#2352: Psycho

PSYCHO

BORDERLANDS 3 (MCFARLANE TOYS)

“Psychos are bandits who have gone insane with a freakish obsession for the Vault. Shirtless, wearing a white mask and dressed in orange pants, these outlaws can be immediately identified by their homicidal cries, psychotic laughter and constant desire to get into close combat.”

McFarlane’s approach to their Borderlands line was much like their approach to just about anything else.  They were very excited at the start of things, but they quickly got kind of bored and everything since then just felt like a rush to get it over with.  We got a small assortment of new figures alongside the release of Borderlands 3, though, and I guess I’ll look at the one I picked up.  Here’s the Psycho.  Woooo?

THE FIGURE ITSELF

The Psycho is one of the two Borderlands 3 figures put out to coincide with the launch of the game (the other being Tina).  He’s technically an  army builder, I guess, since this particular model gets used many times throughout the game.  So, I mean, I guess that means you can buy multiples?  The figure stands 7 inches tall and he has 27 points of articulation.  The Psycho is sporting the same improved style articulation we saw with Krieg and Zer0, meaning he’s a decently poseable figure, though not quite as good as, say the DC or Fortnite figures.  I found things a little more limiting on this figure than on the other two, largely due to my desire for some slightly more intense poses for the Psycho.  The sculpt’s a pretty solid recreation of the character model from the game.  Honestly, I think it’s an even better recreation than Krieg; the sculpt’s certainly a fair bit sharper on the details than that one.  They get the mask down pretty much spot-on, which is certainly a plus, given how distinctive it is for the franchise.  The paintwork on the Psycho is again something of an improvement on what’s come before, with overall cleaner and sharper work.  He’s also got a fair bit of accent work going on, and even a few smears of blood and mud.  The Psycho is packed with a display stand and a buzz-axe accessory.  The axe is quite impressive in its own right, with a spinning blade and sharp detailing.  It’s slightly tricky to get into his hand, but once it’s there it’s not going anywhere.

THE ME HALF OF THE EQUATION

I got the Psycho at the same time as Krieg, mostly due to Super Awesome Wife picking up the Lillith and Tina figures, and me wanting to contribute to the line.  I myself am not really into the Psychos on a whole, so this wasn’t a figure I needed, nor one I really planned on buying.  He’s okay, and a better figure than Krieg, I’ll give him that.  That said, much like McFarlane’s stance on the line, I’m mostly just writing these reviews to get them out of the way and move onto other things.  The figures don’t do a ton to excite me.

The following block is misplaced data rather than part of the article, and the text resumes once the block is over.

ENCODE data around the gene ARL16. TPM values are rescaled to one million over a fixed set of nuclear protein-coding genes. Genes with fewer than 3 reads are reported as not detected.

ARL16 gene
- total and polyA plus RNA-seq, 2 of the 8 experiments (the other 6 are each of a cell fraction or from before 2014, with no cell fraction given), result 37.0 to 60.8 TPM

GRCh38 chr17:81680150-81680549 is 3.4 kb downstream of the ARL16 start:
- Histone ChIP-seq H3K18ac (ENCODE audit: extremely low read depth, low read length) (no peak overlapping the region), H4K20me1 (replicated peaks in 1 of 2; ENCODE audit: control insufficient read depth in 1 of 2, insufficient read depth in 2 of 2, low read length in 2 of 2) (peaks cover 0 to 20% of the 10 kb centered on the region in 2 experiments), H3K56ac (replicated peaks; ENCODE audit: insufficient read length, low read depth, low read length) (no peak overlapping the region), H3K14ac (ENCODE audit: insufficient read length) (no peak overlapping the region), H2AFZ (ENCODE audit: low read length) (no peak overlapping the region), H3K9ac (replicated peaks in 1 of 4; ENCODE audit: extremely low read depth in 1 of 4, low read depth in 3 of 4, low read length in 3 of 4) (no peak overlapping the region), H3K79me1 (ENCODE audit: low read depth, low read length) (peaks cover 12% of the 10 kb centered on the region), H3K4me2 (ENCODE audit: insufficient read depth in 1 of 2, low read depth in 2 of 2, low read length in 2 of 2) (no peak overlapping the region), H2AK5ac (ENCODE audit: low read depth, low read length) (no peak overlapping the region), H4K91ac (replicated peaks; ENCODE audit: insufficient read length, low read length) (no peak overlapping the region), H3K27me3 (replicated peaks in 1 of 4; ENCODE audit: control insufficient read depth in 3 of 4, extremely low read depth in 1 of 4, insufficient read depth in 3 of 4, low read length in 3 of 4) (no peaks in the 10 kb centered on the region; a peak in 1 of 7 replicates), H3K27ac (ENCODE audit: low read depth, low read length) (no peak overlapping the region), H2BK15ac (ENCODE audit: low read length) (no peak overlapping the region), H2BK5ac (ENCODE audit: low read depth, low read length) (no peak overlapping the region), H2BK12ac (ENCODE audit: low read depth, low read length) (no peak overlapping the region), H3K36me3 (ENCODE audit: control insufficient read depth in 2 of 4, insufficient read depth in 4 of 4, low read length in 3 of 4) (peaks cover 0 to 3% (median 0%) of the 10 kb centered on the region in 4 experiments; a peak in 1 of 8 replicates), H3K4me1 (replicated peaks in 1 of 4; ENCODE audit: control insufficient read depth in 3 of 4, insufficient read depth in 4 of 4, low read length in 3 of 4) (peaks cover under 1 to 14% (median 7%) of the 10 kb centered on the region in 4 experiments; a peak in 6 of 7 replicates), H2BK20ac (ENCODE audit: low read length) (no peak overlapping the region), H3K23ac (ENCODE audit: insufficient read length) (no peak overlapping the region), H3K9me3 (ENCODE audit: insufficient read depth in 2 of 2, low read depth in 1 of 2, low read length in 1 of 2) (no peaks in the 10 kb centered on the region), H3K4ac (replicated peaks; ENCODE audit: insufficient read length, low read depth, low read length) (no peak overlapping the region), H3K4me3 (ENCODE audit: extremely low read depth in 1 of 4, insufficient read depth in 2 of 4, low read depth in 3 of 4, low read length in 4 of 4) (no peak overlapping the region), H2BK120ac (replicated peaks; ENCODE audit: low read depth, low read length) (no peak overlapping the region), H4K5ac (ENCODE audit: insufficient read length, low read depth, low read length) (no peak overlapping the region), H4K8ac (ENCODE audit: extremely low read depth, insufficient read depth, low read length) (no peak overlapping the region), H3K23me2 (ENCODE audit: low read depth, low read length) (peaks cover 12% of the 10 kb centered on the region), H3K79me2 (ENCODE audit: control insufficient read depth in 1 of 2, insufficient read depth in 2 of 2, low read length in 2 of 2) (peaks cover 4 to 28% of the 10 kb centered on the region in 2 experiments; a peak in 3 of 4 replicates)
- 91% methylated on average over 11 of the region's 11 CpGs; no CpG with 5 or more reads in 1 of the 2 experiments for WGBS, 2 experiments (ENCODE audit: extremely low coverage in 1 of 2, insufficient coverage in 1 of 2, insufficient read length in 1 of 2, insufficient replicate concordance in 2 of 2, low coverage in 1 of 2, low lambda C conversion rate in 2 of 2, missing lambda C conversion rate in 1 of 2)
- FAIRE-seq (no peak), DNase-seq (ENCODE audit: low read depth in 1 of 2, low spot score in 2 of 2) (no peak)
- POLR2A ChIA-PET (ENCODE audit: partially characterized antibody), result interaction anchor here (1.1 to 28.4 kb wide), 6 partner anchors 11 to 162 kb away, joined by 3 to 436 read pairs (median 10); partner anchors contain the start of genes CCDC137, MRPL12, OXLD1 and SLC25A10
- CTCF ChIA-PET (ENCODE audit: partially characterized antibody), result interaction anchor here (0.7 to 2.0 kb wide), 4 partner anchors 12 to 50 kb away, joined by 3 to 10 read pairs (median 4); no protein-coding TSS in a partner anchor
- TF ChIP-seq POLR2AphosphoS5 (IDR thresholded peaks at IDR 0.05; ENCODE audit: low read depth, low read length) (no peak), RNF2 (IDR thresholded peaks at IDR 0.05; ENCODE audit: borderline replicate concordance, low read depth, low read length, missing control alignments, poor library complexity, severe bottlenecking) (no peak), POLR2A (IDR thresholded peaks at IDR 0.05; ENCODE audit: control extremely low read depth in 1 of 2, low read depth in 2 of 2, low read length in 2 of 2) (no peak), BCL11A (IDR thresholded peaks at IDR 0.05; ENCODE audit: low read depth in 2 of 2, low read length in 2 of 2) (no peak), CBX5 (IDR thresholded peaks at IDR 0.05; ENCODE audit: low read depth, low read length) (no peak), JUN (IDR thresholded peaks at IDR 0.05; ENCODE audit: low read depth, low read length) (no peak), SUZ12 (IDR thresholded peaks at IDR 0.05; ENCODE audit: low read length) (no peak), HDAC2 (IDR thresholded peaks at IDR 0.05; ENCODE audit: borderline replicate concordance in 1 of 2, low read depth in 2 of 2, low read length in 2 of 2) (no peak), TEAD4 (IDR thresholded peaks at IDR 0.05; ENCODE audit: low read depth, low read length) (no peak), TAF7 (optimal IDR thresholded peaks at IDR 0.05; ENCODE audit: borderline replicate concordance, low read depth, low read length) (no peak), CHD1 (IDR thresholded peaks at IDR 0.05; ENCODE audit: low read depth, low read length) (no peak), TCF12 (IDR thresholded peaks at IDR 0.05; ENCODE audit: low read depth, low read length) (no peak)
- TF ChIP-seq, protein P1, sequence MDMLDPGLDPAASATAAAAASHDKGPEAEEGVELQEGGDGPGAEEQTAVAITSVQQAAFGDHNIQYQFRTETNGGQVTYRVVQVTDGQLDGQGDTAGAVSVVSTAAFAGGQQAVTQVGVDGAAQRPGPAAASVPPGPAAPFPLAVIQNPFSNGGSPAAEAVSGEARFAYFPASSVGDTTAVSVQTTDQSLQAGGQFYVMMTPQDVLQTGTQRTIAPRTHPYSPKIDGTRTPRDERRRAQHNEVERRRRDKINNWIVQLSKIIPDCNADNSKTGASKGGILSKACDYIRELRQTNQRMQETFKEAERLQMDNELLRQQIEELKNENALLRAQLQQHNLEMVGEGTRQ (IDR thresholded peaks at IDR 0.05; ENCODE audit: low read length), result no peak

#2351: Foot Soldier

FOOT SOLDIER

TEENAGE MUTANT NINJA TURTLES: TURTLES IN TIME (NECA)

I feel like I’ve reviewed a surprising number of Teenage Mutant Ninja Turtles items in the last year.  Though the license has classically just been with Playmates Toys, in the last year there’s actually been a lot of coverage from other toy companies.  In particular, NECA has done quite a bit, with movie, cartoon, and now video game-based figures all in short order.  The cool thing about the video game figures is that they’re actually just available at regular retail and not exclusives.  This marks the first time 7-inch Turtles have been available en masse since the old comic figures back in 2007.  Today, I’m not looking at any of the Turtles proper, but one of Shredder’s faceless minions, the Foot Soldiers!

THE FIGURE ITSELF

The Foot Soldier is part of the first series of NECA’s Turtles in Time line.  The line serves as something of a follow-up to their exclusive Arcade Game-based boxed sets from 2016, and in fact re-issues a lot of the sculpts contained therein.  The Foot Solder in particular is one such case, re-using the majority of that figure’s sculpt, which was itself repurposed from NECA’s then unreleased comics-styled Foot Soldier.  The figure stands 7 inches tall and he has 35 points of articulation.  He’s certainly got a lot of spots of movement, and the arms and legs are very mobile, but the torso and neck are a little more restricted than I’d like.  That being said, it’s still a quite useful selection of articulation, and he’s still very agile.  The sculpt is an impressive piece, and marketedly different from the cartoon version we got in the Target two-packs.  As someone who’s never been much into the cartoon style design for the Foot, I’m all for getting this sculpt here.  It’s a nice, fairly balanced sculpt.  Some of the details of the costume don’t quite match the details of the game designs, but it’s not far off, and I don’t find the differences all that distracting.  The paint scheme on this guy is meant to replicate the 16-bit designs from the game, something that NECA’s gotten pretty adept at.  The Foot Soldiers in the game came in a variety of colors, something that the 2016 set replicated, but for the purposes of this one, they’ve opted for the purple coloring.  Honestly, it’s the best choice for a starter Foot, but I wouldn’t say no to getting more of this guy in the alternate colors.  The nature of the 16-bit replication means that the Foot Soldier definitely has a stylization to him, but honestly he walks the line of stylized, but still workable with non-16-bit figures.  He actually makes some changes from the boxed set version to make him a little less obviously styled, and I like the changes they made.  The Foot Soldier is packed with a sword, a gun, two sets of hands (fists and gripping), and a hover board with a flight stand.  The board is by far the coolest extra, with some really awesome detail work going on.  I really love the cartoon foot symbol at the front.